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Bilal Khoja

System Engineer

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Last Updated on November 25, 2021

How to Make Private Browsing on Safari Truly Private

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How to Make Private Browsing on Safari Truly Private

There comes a time when we may be searching online and don’t want the browser to remember our footsteps. The reasons don’t always have to be what we obviously think of as the main reason; for example, sometimes, you may not want Safari to remember your passwords or prompt you to enter your password when surfing the web.

Whatever the reason, we may think that we are totally in the clear with Private Browsing on Safari and the other browsers on a Mac. However, a quick Terminal command can bring up every website you’ve visited. How do you do this? Also, how do you clear your tracks for good? We will provide both answers and more today.

    What Does Private Browsing Do?

    When activated, Private Browsing on Safari prevents your browsing history from being kept in the history tab of the application. Along with this, it doesn’t autofill information that you have saved in the browser. In this mode, you essentially become incognito and any references of previous use is essentially hidden when you are in private mode.

    For example: if you are on Facebook or filling out a form and some information or your login is already filled in in the spaces provided, this is called autofill. It’s activated by simply clicking Safari next to the Apple symbol in the menubar and selecting Private Browsing, then clicking “OK” to the prompt.

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    The reasons behind private mode differ for each individual. While we won’t go into all of those reasons, one thing that is  important to remember is that private browsing doesn’t forget the websites you visit. As we will see later on, Macs keep a second copy of the websites you visit in either mode. If you are in frantic mode looking for a solution to this, look no further.

    The Terminal Archive

    While Safari does a good job of keeping your search history out of prying eyes in the history tab, there is a less-than-obvious way to view a full list of visited websites on Mac. This is done in Terminal; the command-line emulator that allows you to make changes to your Mac.

    Terminal is located in the Utilities folder on your Mac. Once activated, simply add the command:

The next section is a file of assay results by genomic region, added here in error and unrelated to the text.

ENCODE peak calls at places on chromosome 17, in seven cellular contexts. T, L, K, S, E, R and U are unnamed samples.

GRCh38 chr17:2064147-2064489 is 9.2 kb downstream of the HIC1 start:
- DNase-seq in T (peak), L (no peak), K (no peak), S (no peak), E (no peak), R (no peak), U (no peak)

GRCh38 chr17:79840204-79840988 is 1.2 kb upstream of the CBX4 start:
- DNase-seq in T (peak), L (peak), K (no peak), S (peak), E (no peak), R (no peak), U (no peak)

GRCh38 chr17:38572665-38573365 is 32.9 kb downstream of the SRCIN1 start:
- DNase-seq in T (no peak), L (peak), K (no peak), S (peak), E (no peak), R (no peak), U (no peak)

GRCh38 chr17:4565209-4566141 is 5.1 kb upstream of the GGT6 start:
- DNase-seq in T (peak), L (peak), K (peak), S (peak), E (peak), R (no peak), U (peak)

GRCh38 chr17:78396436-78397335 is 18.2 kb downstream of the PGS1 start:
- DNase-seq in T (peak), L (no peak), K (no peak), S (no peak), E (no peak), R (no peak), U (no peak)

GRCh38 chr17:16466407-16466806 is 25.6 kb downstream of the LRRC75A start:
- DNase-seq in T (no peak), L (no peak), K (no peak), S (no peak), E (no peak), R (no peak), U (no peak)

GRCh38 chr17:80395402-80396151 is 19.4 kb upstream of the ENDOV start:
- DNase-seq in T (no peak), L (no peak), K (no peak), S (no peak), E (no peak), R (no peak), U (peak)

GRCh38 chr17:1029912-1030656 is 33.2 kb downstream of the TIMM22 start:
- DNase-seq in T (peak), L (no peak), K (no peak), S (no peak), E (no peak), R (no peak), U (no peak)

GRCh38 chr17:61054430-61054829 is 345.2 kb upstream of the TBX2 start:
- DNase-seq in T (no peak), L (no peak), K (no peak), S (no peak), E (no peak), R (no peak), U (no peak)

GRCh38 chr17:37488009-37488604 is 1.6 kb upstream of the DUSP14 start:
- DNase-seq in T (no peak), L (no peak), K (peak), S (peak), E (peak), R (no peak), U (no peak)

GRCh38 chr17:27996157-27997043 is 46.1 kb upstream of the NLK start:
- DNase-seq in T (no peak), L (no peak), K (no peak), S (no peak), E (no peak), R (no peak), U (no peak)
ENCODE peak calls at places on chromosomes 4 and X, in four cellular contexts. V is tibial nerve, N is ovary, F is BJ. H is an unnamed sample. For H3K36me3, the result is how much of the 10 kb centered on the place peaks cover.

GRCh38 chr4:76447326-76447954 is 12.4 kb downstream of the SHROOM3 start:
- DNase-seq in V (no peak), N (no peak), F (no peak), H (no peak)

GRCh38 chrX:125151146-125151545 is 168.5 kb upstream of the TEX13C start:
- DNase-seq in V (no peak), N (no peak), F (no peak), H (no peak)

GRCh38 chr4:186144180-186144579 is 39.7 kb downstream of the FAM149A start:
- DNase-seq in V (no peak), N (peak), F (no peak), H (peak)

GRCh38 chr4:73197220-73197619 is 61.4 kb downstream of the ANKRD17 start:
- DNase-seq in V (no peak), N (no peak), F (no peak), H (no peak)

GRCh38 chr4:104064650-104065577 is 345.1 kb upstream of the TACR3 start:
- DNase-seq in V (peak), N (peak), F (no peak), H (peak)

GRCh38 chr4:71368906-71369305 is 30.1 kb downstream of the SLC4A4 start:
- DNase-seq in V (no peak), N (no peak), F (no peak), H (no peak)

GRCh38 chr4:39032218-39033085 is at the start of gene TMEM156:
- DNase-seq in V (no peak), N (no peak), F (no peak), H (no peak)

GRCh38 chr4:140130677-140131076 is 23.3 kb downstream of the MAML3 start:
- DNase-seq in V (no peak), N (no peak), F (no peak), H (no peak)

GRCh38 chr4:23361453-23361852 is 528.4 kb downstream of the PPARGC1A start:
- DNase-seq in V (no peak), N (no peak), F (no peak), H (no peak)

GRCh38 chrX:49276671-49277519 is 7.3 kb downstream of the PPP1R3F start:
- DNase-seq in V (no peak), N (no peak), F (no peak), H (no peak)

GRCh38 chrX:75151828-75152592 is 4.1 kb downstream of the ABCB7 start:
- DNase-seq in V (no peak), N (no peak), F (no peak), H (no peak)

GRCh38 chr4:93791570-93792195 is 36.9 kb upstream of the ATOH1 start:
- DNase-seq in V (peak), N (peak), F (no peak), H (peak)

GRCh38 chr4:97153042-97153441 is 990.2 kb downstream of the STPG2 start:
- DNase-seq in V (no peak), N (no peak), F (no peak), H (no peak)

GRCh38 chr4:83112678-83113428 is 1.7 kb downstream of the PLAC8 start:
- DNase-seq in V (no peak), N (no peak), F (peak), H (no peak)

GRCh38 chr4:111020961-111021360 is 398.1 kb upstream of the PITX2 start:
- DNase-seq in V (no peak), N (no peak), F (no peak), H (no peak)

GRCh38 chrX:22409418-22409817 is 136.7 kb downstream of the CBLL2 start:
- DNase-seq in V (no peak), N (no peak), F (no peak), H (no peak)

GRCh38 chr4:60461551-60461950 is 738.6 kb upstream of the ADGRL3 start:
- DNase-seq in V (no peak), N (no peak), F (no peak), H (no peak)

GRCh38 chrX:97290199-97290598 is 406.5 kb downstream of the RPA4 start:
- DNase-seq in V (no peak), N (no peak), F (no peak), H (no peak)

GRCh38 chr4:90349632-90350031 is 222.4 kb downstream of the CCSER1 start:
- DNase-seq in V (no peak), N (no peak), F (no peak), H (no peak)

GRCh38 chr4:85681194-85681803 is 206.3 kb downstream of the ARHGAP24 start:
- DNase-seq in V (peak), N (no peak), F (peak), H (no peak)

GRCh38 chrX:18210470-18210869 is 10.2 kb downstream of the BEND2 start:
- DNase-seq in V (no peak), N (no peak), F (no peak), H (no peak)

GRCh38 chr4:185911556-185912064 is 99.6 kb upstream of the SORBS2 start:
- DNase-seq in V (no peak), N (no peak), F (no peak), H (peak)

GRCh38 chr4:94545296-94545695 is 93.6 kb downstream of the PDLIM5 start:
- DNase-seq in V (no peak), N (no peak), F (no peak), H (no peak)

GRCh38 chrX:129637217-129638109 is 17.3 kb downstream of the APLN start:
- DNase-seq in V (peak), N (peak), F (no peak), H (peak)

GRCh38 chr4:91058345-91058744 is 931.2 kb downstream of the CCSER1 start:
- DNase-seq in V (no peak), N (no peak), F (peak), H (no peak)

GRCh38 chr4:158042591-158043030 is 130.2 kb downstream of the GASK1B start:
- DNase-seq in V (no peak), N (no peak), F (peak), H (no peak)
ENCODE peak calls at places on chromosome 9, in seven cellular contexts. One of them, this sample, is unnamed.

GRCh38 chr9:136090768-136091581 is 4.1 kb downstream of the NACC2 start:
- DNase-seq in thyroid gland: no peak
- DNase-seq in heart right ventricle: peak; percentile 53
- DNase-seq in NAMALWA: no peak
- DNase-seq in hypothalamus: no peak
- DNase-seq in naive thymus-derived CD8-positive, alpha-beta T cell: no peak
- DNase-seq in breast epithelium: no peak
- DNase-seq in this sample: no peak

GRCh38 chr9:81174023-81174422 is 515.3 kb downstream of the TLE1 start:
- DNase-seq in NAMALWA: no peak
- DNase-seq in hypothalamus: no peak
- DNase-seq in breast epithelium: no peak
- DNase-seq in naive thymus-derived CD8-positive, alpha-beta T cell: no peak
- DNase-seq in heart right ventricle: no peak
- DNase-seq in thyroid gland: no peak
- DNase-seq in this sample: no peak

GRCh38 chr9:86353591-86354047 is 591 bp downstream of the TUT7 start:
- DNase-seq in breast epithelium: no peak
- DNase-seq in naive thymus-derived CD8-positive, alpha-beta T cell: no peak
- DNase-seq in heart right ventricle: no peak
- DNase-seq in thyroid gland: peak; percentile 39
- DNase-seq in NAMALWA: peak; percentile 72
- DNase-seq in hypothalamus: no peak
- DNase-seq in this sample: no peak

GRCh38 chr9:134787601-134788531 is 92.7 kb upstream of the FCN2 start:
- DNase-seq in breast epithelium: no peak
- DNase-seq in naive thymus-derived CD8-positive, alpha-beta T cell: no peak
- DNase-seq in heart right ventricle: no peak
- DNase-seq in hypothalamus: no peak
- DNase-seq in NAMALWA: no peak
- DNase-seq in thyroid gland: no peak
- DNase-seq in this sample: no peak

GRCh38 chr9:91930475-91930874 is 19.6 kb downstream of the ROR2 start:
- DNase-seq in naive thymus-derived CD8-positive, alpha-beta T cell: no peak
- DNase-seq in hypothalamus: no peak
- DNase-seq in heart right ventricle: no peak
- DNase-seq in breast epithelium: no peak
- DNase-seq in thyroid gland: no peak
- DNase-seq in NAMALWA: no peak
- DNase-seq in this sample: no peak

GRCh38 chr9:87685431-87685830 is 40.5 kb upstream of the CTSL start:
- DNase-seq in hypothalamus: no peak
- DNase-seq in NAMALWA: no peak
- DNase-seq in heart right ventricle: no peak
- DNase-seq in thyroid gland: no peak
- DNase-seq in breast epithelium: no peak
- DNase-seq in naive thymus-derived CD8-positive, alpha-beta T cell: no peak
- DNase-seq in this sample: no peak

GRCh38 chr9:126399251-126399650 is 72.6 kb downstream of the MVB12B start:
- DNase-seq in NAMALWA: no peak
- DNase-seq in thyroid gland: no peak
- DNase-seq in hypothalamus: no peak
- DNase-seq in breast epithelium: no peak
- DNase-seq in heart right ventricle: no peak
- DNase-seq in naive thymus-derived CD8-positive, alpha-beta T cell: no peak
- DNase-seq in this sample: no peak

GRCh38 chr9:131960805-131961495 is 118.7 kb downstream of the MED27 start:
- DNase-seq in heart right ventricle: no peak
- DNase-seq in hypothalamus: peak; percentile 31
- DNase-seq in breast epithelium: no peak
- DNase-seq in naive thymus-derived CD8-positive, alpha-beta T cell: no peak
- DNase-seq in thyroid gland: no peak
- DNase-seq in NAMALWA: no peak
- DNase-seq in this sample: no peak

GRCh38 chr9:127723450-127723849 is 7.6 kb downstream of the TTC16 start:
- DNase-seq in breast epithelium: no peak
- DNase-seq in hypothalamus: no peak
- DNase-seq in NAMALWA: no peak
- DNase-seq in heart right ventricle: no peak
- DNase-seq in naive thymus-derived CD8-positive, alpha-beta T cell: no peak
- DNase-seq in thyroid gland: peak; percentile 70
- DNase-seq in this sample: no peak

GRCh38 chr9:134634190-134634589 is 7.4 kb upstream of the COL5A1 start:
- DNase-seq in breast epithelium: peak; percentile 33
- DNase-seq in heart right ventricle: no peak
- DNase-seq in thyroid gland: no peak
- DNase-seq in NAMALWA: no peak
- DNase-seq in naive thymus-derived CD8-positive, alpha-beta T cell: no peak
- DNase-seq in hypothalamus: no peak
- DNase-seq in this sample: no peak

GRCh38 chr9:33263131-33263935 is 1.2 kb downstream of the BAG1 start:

dscacheutil -cachedump -entries Host

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    Once you hit “enter”, a list of the visited sites appear. Showing only the domains, the sites appear in a format of:

    Key: h_name :(website domain)ipv4 :1

    However, there’s no need to fear—there is a way you can clear this information from Terminal with a command that’s just as simple.

    Clearing Your Tracks

    Just as simply as you were able to enter the command to view the websites, you can clear the cache that Terminal showed you with the comamnd:

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    dscacheutil -flushcache

    As the command denotes, this literally “flushes” the domains from Terminal. This does not prevent the record from continuing to be recorded for future sites, however, so if that’s an issue for you, repeat this process regularly.

    Other Browsers and Private Browsing

    Other browsers have this form of privacy mode for their service. They promise many of the same things as Safari, but they do not have the same Terminal issue due to how this command only presents websites visited on Safari (the browser Macs come shipped with).

    If you use Firefox, you’ll notice that its private mode is also known as Private Browsing. Chrome calls private mode Incognito, while Internet Explorer refers to it as InPrivate Browsing. Opera is the newest to the scene, denoting it as Private Tab. Safari is the oldest well-known browser with this feature.

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    As you can see, despite Private Browsing not being 100% private, Terminal allows for your browser to be. In what ways has Terminal helped your life or allowed you to become more productive? Let us know in the comments below.

    Featured photo credit: Benjamin Dada via unsplash.com